The rotor consists of a cylindrical laminated iron core with slots around the core carrying the rotor conductors. Like the stator, the rotor laminations are punched in one piece for small machines, but in large machines, the laminations are segmented and dovetailed to a fabricated spider. Equal numbers of ventilating ducts are provided on the stator core as well as the rotor core. To force circulating air through the motor for cooling, fan blades are usually employed on the ends of the rotor.

Rotor has a smaller number of slots than the stator and must be a non-integral multiple of stator slots so as to prevent magnetic locking of the rotor and stator teeth at the starting instant.

There are mainly two types of rotor employed in 3-phase induction motors:

  1. Squirrel cage Rotor
  2. Wound Rotor

Squirrel cage Rotor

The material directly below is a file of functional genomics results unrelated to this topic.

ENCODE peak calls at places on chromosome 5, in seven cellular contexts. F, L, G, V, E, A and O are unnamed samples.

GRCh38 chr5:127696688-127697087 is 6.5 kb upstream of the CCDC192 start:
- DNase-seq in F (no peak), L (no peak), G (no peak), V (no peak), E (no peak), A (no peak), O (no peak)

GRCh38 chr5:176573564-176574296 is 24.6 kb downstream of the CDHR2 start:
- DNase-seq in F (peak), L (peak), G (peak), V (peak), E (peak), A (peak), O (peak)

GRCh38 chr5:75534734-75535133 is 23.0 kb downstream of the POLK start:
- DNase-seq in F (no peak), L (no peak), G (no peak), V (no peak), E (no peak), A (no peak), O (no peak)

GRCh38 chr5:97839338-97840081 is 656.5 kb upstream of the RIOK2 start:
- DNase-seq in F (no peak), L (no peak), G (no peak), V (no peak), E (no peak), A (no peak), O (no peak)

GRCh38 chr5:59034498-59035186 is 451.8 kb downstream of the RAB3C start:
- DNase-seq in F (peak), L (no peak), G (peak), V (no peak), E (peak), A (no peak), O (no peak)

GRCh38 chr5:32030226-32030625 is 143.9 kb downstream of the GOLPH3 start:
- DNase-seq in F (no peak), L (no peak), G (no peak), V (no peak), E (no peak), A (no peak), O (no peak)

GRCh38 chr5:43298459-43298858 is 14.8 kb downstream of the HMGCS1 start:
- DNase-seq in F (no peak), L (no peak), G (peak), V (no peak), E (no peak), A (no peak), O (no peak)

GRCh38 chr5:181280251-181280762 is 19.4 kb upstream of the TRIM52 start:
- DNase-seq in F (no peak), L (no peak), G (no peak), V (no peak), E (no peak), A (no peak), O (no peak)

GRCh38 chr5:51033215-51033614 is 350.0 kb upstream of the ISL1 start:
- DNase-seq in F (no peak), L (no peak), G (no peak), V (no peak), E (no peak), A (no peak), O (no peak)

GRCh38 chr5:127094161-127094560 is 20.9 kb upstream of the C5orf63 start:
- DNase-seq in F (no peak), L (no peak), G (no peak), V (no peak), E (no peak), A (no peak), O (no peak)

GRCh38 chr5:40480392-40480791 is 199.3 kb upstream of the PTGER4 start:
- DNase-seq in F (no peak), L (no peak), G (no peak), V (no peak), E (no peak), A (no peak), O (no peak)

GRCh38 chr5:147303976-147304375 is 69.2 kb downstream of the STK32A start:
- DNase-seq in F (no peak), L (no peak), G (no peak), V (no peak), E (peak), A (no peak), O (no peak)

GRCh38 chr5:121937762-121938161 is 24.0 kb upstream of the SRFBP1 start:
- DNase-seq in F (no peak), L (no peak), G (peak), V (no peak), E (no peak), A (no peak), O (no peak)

Almost 90 percent of induction motors are provided with squirrel cage rotors because of their very simple, robust, and almost instructible construction. In cage construction, copper, brass, or aluminum bars are placed as the rotor conductors, parallel or approximately parallel to the shaft and close to the rotor surface. The conductors are not insulated from the core since the rotor currents naturally follow the path of least resistance, i.e., rotor conductors.

At both ends of the rotor, the rotor conductors are all short-circuited by continuous end rings of similar material to that of the rotor conductors. The rotor conductors and their end rings form a completely closed circuit in themselves, resembling a squirrel cage.

In motors with ratings up to 100 KW, the squirrel cage structure is formed by aluminum cast into the slots of the rotor. But in the case of large motors, the rotor bars, instead of being cast, are wedged into the rotor slots and are then welded securely to the end rings.